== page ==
29Sep 2021

In a recent case, Omni MedSci, Inc. v. Apple Inc., the Federal Circuit held that the language the inventor agreed to via his employment agreement “did not effectuate a present automatic assignment of [his] patent rights.”

The following are the facts of this case.

When Dr. Islam joined the University of Michigan (UM) faculty, he executed an employment agreement that included the provision stating the conditions under which patent rights shall be the property of the University.

However, a provisional application not directly related to Dr. Islam’s work—but indirectly supported by UM—remained property of UM. Regardless, Dr. Islam assigned this work to Omni MedSci and the assignment was recorded in the USPTO.

Omni MedSci filed a patent infringement suit against Apple, asserting its rights under the assignment executed by Dr. Islam.

The Federal Circuit framed the issue as “whether paragraph 1 … automatically and presently assigned legal title of Dr. Islam’s inventions to UM.” In that context, the majority decision explains:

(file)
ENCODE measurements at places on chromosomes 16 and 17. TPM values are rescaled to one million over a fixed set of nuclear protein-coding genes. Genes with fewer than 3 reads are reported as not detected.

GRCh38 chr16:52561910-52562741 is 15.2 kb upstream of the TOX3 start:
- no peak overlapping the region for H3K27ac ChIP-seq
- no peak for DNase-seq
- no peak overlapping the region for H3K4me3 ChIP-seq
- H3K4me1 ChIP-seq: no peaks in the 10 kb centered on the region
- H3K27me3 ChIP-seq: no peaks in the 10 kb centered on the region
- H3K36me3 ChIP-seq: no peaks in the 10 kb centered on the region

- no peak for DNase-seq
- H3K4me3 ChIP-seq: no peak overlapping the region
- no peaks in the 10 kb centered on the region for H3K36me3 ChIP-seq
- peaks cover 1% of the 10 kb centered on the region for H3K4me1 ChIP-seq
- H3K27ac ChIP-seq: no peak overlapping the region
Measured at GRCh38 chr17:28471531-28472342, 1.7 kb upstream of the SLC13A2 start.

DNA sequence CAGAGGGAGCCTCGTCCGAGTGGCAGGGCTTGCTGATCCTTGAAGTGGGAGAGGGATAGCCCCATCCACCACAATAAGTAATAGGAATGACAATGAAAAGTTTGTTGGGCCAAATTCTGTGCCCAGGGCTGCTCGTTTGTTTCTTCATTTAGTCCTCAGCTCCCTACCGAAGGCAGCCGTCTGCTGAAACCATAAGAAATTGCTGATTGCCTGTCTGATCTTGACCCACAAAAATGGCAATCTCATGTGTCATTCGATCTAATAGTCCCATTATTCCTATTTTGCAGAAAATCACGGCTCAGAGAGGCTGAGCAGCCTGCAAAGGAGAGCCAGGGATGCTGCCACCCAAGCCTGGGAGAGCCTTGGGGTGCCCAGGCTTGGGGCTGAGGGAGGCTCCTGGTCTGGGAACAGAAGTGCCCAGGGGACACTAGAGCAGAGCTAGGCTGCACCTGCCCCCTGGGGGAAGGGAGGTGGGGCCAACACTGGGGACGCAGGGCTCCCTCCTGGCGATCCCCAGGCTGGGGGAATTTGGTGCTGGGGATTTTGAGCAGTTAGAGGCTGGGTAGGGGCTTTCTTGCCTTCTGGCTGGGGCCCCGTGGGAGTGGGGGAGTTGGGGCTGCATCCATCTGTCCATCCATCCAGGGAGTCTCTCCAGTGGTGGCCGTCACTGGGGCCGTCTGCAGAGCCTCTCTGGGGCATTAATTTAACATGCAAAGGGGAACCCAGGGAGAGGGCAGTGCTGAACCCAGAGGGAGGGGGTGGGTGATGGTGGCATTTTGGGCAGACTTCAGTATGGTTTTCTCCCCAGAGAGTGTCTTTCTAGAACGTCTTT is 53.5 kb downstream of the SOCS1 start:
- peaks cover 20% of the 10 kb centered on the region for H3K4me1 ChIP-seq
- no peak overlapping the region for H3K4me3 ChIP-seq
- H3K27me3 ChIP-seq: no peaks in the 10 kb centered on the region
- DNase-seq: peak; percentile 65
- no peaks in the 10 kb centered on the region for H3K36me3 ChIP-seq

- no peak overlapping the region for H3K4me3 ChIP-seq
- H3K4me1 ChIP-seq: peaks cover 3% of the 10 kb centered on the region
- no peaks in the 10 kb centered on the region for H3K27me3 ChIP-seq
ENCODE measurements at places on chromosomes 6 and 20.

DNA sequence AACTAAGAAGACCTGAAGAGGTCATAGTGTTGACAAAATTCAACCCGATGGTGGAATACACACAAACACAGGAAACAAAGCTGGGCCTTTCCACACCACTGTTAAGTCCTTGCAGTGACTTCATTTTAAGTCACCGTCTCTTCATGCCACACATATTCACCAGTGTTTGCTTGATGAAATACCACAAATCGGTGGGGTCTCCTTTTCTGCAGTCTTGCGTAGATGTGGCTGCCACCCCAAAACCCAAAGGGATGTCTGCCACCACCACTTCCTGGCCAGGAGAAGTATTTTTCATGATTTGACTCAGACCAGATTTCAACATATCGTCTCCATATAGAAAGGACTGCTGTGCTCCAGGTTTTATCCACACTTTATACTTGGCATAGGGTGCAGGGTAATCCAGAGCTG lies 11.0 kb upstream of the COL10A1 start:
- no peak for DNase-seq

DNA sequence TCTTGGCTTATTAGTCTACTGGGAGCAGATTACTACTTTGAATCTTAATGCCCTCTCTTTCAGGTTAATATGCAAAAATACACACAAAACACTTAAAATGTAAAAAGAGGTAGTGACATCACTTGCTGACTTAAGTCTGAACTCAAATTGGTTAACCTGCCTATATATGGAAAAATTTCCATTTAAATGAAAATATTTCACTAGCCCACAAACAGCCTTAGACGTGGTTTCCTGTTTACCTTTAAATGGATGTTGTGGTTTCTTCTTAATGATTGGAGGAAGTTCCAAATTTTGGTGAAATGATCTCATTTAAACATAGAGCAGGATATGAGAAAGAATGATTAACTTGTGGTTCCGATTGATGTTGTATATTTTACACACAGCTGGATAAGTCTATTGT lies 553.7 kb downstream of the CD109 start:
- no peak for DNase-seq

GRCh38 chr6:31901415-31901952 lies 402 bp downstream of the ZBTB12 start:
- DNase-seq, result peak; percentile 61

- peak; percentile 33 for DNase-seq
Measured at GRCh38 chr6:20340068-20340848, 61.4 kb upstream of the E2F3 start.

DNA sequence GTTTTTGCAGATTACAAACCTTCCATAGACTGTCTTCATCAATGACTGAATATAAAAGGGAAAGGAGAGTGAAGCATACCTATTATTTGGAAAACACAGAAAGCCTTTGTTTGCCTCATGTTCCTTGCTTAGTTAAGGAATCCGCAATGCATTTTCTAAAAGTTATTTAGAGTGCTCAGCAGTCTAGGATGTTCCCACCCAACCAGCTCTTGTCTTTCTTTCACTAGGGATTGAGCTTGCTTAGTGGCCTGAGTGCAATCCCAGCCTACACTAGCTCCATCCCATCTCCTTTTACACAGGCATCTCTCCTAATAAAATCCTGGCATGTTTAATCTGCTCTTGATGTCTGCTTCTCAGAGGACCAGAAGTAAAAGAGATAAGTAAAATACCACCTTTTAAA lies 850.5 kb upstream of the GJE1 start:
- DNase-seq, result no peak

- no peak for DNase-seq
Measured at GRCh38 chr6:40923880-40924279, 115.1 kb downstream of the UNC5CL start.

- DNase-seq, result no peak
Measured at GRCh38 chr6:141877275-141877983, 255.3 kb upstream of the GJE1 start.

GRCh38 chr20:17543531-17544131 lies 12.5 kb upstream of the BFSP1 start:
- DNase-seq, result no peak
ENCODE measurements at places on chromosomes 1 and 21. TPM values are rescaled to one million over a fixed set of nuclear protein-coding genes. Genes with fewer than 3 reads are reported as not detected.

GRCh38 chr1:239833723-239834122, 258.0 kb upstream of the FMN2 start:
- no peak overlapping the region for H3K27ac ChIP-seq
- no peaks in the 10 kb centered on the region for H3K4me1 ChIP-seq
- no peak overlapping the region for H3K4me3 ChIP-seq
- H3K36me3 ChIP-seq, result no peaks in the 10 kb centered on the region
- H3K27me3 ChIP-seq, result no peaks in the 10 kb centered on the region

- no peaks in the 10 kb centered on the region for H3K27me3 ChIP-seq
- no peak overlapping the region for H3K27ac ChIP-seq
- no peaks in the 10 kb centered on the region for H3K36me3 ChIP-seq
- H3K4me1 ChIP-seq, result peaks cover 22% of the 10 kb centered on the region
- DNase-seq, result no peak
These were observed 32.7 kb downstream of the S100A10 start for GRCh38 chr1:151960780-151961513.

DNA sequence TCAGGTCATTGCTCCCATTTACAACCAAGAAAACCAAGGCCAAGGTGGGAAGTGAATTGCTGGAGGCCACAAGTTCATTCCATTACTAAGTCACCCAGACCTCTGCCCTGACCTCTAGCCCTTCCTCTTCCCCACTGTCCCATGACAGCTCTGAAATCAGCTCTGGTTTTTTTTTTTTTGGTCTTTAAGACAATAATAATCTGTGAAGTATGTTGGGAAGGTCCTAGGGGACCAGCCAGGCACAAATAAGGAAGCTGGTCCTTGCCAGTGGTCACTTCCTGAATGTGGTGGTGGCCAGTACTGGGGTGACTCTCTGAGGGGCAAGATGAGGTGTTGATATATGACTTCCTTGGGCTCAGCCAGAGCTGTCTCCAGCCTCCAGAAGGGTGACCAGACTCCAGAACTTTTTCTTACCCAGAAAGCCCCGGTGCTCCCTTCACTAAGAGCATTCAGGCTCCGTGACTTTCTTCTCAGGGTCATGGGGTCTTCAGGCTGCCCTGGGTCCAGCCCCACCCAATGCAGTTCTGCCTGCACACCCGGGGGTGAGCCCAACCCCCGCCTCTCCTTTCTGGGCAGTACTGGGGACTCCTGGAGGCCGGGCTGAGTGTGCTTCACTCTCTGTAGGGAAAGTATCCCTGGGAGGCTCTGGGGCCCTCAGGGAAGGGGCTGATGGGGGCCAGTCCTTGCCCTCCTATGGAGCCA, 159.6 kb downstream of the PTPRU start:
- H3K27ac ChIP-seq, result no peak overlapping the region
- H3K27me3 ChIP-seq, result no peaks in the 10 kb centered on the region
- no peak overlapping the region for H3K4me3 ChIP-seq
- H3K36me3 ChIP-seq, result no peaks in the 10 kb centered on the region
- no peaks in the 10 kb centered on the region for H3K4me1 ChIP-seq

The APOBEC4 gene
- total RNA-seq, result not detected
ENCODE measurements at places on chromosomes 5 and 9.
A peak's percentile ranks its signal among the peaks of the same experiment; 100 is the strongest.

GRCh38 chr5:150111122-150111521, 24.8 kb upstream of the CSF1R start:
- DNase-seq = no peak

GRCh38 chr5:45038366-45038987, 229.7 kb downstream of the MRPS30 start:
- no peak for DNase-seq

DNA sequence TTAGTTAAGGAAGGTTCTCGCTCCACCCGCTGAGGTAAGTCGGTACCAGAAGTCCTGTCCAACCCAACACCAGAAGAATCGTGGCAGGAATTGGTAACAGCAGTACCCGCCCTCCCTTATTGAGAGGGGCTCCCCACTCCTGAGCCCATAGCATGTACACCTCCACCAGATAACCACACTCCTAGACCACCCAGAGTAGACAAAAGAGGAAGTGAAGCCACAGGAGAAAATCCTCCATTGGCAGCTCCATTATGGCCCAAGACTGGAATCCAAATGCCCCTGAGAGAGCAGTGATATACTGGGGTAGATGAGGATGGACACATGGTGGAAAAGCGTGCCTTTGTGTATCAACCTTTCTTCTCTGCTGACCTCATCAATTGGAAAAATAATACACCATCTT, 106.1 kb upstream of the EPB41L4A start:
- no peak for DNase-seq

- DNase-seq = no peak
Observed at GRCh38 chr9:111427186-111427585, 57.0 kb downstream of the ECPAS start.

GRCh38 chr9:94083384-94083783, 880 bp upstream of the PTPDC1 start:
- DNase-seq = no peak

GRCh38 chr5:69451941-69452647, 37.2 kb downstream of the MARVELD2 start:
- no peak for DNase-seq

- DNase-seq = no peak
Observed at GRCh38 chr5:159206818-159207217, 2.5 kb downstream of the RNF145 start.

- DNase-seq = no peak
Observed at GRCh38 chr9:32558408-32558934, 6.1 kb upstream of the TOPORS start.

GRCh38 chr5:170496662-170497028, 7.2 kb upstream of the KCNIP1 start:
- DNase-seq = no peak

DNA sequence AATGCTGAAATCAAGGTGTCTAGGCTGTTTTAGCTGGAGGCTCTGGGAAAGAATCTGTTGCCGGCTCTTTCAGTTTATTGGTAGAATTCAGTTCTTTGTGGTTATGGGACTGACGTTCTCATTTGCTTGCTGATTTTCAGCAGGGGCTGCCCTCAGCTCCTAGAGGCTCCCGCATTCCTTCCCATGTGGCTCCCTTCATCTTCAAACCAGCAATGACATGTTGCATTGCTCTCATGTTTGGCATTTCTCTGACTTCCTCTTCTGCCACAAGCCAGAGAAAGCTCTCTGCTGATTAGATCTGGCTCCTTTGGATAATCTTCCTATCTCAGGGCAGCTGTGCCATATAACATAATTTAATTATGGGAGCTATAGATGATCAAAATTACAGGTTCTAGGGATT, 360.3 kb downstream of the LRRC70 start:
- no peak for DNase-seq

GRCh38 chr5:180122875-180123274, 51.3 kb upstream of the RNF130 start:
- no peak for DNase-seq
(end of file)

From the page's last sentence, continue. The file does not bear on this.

A patent assignment clause may presently assign a to-be-issued patent automatically—in which case no further acts to effectuate the assignment are necessary—or may merely promise to assign the patent in the future.

“[T]he language of paragraph 1 does not use present tense words of execution,” such as “assigns,” “hereby assigns,” and “does hereby assign.”

The majority noted that the cited decisions were interpreting statutory language, not language in a contract between two private parties.

The majority also noted that the decision was not based on “magic words,” but rather on “[t]he absence of an active verbal expression of present execution,” which the majority characterized as a “substantive indication that a present automatic assignment was not intended.”

This decision highlights the importance of due diligence looking behind recorded assignments for potential ownership issues. In addition, this decision highlights the importance for an employer to review the language of their employment agreements whenever a new patent application is filed.

Please contact me at silvia@salvadorilaw.com with questions or comments.

Silvia Salvadori, PhD

Silvia Salvadori, PhD